Life after a liberal arts degree: my contribution to my alma mater’s marketing

This summer I was asked some questions for some marketing materials for the Temple University College of Liberal Arts — aiming to convey there is life after a liberal arts degree.

Find what I shared with them below.

Name: Christopher Wink

Graduation Year: May 2008

Major(s): political science

Current City: Philadelphia (with my fair share of Amtrak rides along the Northeast Corridor)

Current Job/Academic Title: Cofounder and Editorial Director of, a local tech news site

When you came to Temple, how did you select your major(s)? I wanted to better understand how the world worked and how we governed ourselves. Plus, it helped that the most interesting course names to me were around politics and government.

Which classes (that you can recall) did you most enjoy at Temple? Geoffrey Herrera had a class in foreign policy that helped me first really grasp how interconnected the world is. I may not be able to say this one, but I got into the Honors Program late (my grades weren’t great early, but I worked hard and progressed as I got older) and Ruth Ost was very influential with only just a gentle and limited touch in reminding me that Temple had a particularly special cohort. It was also how I ended up in a Community Media course with former professor Eugene Martin, which took media, neighborhoods and community volunteerism and mixed them all up. Though that wasn’t a proper CLA course, it was exactly the kind of liberal arts paradigm that represents Temple for me.

Which classes were most helpful in preparing you for your career? Robin Kolodny’s Money in Politics was important for my coming to understand how journalism and academia can intersect. At first in that class, every question I needed to ask had to be asked more deeply than I did my first try. I also wrote a couple academic papers in there I was actually proud of. There was harder subject matter for me during my time at Temple, but she challenged me as much as any professor in all four years. Also, Joe Mclaughlin was for me what I have found he is to those countless leaders around government and policy in Philadelphia and Harrisburg: a tirelessly respected and effortlessly gentle adviser. I took a couple of his classes and did an honors thesis with him but in truth, I did better classwork in his office than any classroom.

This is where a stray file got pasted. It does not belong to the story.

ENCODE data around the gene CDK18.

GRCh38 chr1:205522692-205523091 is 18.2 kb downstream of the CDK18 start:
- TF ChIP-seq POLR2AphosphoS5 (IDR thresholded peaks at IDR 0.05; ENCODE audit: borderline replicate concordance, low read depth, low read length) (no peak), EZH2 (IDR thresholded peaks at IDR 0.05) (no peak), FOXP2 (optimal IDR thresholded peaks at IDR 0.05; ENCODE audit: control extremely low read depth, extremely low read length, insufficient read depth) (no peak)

Were you involved in any extracurricular activities or student groups? The Temple News, the college newspaper, was one of the most important experiences of my life. It gave me some of my closest friends (and my fiancee, Shannon McDonald, SCT 2009) today, shaped my worldview and brought me to news media. I played lots of basketball at the rec center, but nothing counts more than The Temple News. It was my fraternity. I did a couple semesters with Acel Moore’s old Prime Movers program in which I helped a bunch of high schools kids at the Franklin Learning Center start and grow a high school newspaper. I was also pretty active in the Cherry Crusade — always finding time to cheer on the men’s and often the women’s basketball teams too (somewhere I have a photo with a Temple U painted on my chest!).

Were there any other experiences you had at Temple that were particularly helpful? (Study abroad? A specific professor?) A summer in Ghana with Abu Abarry was likely my first truly foundational adult experience. A semester in Japan helped me better understand the person I wanted to be. Joe Mclaughlin and Robin Kolodny remain advisers to me even though I don’t have the opportunity to speak them as much as I’d like. I’d also return to that Community Media course I took with Eugene Martin, which led me to do a number of years of work with the nearby Village of Arts and Humanities. I am more deeply tied to Philadelphia and better understand the world because of Temple University and the College of Liberal Arts. I also went silly with internships and each of them were meaningful: the Coalition Against Hunger, the Committee of Seventy and a semester with the Inquirer. I had the great privilege of being the Class of 2008 Commencement Speaker and that was the kind of experience that helped me recognize how broad, diverse and expansive Temple’s reach is.

Tell us a little about your career path and what you’re doing now: Right out of graduation I took a prestigious fellowship in Harrisburg reporting on state government for a consortium of state newspapers, including the Inquirer. Then I returned and cofounded, a 10-person news organization that now covers technology and entrepreneurship in Philadelphia, Brooklyn, Baltimore, Delaware and soon Washington D.C. It’s a direct line from college to community beat reporting.

Any parting words about the college? Grades matter, but what you’re really paying for is access to a network of extraordinary people and experiences. There aren’t many places in the world I’d rather have done that than in Philadelphia with Temple’s College of Liberal Arts.

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